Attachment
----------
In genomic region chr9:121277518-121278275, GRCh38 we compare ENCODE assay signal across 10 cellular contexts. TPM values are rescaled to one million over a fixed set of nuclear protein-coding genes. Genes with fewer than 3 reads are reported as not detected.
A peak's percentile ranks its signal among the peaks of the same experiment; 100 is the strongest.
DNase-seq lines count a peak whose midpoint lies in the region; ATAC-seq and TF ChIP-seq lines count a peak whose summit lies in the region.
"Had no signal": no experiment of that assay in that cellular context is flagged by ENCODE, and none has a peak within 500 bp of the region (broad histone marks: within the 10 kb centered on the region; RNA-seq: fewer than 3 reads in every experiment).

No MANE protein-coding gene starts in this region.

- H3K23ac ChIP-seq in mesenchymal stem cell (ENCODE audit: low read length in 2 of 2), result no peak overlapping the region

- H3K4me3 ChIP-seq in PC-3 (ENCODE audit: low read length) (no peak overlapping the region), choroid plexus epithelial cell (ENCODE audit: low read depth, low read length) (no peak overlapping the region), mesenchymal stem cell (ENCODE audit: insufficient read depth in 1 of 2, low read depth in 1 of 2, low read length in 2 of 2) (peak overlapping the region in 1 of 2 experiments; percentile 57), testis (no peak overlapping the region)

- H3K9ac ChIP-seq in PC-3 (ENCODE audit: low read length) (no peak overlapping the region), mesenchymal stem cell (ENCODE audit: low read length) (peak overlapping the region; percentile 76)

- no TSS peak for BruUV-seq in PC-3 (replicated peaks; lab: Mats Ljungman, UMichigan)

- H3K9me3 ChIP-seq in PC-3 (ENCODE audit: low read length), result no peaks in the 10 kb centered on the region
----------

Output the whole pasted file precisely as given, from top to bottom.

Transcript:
In genomic region chr9:121277518-121278275, GRCh38 we compare ENCODE assay signal across 10 cellular contexts. TPM values are rescaled to one million over a fixed set of nuclear protein-coding genes. Genes with fewer than 3 reads are reported as not detected.
A peak's percentile ranks its signal among the peaks of the same experiment; 100 is the strongest.
DNase-seq lines count a peak whose midpoint lies in the region; ATAC-seq and TF ChIP-seq lines count a peak whose summit lies in the region.
"Had no signal": no experiment of that assay in that cellular context is flagged by ENCODE, and none has a peak within 500 bp of the region (broad histone marks: within the 10 kb centered on the region; RNA-seq: fewer than 3 reads in every experiment).

No MANE protein-coding gene starts in this region.

- H3K23ac ChIP-seq in mesenchymal stem cell (ENCODE audit: low read length in 2 of 2), result no peak overlapping the region

- H3K4me3 ChIP-seq in PC-3 (ENCODE audit: low read length) (no peak overlapping the region), choroid plexus epithelial cell (ENCODE audit: low read depth, low read length) (no peak overlapping the region), mesenchymal stem cell (ENCODE audit: insufficient read depth in 1 of 2, low read depth in 1 of 2, low read length in 2 of 2) (peak overlapping the region in 1 of 2 experiments; percentile 57), testis (no peak overlapping the region)

- H3K9ac ChIP-seq in PC-3 (ENCODE audit: low read length) (no peak overlapping the region), mesenchymal stem cell (ENCODE audit: low read length) (peak overlapping the region; percentile 76)

- no TSS peak for BruUV-seq in PC-3 (replicated peaks; lab: Mats Ljungman, UMichigan)

- H3K9me3 ChIP-seq in PC-3 (ENCODE audit: low read length), result no peaks in the 10 kb centered on the region